The U.S. Football League got exactly what it deserved in its lawsuit against the NFL: pennies in damages and millions in ridicule. Probably, the perky new guys on the sporting block were doomed the day a flamboyant hustler strutted into their lives and said: "Hi, I'm Donald Trump." Still, a just verdict produced far more losers than winners.
Think about who actually prevailed. Was it the NFL? Nope. Commissioner Pete Rozelle won. Jack Kent Cooke won. So did the other 27 owners. The rest of the NFL lost. Nearly everybody except the commissioner and maybe five dozen others in the NFL are poorer because the USFL failed.
The USFL almost certainly is history. This means that every Redskin and 1,500 or so other players in the NFL have lost what little bargaining leverage they had with ownership. No longer can a vital player use the possibility of jumping to a rival league to coax a decent raise. Nowhere in any training camp were high-fives spotted when the jury's 31-hour deliberation ended Tuesday.
General managers in the NFL said they were elated, because no competition makes their jobs easier. No longer must the San Diego Chargers scrounge because several of their top draft choices opt for USFL teams. Bobby Beathard seems even more astute, having drafted Kelvin Bryant three years ago in hopes that the USFL would go out of business about the time John Riggins walked into retirement.
The addition of Bryant and more than a dozen other very good USFL players also will cheer coaches such as Joe Gibbs. Temporarily. When Beathard, Gibbs and others in management look beyond their own lives, they will be sad for a hundred or so colleagues suddenly out of work.
A former Redskin, Ted Marchibroda, is one of them. He presumes that the head-coaching job with the best team in the USFL, the Baltimore Stars, would have been his had the award damages not been a matter of about $500 million less than the league demanded.
The Stars were waiting "until the litigation was over" to officially sign him, Marchibroda said from his Falls Church home yesterday, and he was set "to go to war." Almost surely, his troops have been wiped away before he could even lead them in one practice.
Marchibroda had been let go as the offensive coordinator of the Philadelphia Eagles with one year left on his contract. How many others also will have no job options once their work no longer pleases the NFL?
The pity is that the USFL could have worked if its founders had been strong enough to stick with the original game plan and resist speculators such as Trump. As a one-buck league, a diversion in the spring, the USFL could have been steady work for players and executives either on the way up or the way down from the NFL.
Also, competition is necessary so the establishment does not become unbearably powerful and arrogant. New leagues are bold and imaginative; if an idea, such as using television replays, happens to work, the stodgy league steals it.
Early on, the USFL showed a remarkable lack of foresight. Expansion was announced before the first games were played. Some owners hired bright people to promote their teams but dummies to stock them. Nobody seemed able to abide by payroll guidelines that would encourage stability and on-the-field balance.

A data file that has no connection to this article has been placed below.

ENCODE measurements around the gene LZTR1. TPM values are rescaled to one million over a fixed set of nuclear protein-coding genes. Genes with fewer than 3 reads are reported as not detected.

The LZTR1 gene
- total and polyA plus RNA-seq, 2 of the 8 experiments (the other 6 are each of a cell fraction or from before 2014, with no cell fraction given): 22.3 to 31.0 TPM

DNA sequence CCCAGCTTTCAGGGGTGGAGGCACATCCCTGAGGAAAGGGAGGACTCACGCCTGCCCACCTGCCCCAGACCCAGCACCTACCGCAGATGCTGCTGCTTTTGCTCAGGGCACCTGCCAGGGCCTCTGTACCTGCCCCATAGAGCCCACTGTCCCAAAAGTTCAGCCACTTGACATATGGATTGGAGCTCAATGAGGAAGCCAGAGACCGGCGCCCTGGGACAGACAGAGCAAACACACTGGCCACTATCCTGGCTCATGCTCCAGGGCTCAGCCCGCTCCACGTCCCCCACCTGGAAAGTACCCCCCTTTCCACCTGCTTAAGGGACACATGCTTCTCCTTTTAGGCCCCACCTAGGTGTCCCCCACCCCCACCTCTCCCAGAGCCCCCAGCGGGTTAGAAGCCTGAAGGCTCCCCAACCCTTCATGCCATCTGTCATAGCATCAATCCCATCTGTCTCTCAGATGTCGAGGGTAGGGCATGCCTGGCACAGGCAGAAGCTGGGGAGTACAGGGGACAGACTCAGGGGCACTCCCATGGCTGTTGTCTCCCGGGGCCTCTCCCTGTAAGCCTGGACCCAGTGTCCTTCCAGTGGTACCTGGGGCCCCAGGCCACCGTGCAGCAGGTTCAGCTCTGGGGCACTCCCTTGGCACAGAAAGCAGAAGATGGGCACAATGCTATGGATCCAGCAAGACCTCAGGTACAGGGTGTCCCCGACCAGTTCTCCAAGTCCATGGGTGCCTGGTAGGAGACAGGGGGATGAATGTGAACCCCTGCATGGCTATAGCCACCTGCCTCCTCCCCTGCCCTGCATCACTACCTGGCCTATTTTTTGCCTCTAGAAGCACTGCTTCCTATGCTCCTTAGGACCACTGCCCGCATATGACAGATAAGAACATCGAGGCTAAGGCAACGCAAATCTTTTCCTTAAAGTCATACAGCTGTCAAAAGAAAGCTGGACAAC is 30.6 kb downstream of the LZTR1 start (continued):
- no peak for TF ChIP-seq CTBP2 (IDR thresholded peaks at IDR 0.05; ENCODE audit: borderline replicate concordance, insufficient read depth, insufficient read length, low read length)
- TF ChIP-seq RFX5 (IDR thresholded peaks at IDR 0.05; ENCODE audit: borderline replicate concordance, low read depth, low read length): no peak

And yet some of what the USFL did was splendid. It was not a one-runner league, as the NFL insisted when Herschel Walker left Georgia after his junior year and signed with the New Jersey Generals. Lots of bright players and executives gravitated from the USFL to major roles with NFL teams.
Center Bart Oates and punter Sean Landeta were vital additions to a Giants team that beat the defending Super Bowl champions, the 49ers, in the first round of the playoffs last season. The best coach in the USFL, Jim Mora, is now charged with improving the sorriest team in the NFL, the Saints. One of Mora's aides, Vince Tobin, grabbed the job Buddy Ryan vacated with the Bears when Ryan became head coach of the Eagles.
Lack of league-wide firmness encouraged a group led by Trump to attack the NFL, to sue in hopes of a merger, to risk a few million to reap the many millions a franchise in the NFL would be worth. USFL thinkers even botched the victory.
For them, winning wasn't everything. Or even the only thing. It wasn't anything at all. Give 'em a crooked W.
The USFL winners are the few players who already have made their fortunes. One of them, Walker, is making noises about possibly retiring rather than reporting to his NFL team: the Cowboys.
"I've never had the opportunity to be just Herschel," he said. "Real estate is an option."
Artificial real estate, in Texas Stadium, is more likely.
The NFL has signed few of its first-round draft choices. Look for that to suddenly change. With no alternative, those silent USFL rooters shortly will limp into their respective NFL camps. And possibly for a worse deal than was offered a few days ago. We're back to one football again.
So good riddance.
Good riddance to what the USFL became. Good riddance to Trump and his quick-buck buddies. Good riddance to all the lawyers, the only people in all of sport who never lose.
Goodbye to innovation. If fans may like the idea of Bryant, Walker, Jim Kelly and their peers adding quick quality to the NFL, they should brace themselves for more predictability. Goodbye to expansion, unless that were a tradeoff for antitrust legislation from Congress. Goodbye to roster increases, unless that was necessary in collective bargaining to bring about random drug testing.
The USFL was a nice idea greedy men destroyed when they got desperate and tried to bring down the NFL. The winners are loud and loose, as they should be. But glance around. Look at how few actually are celebrating.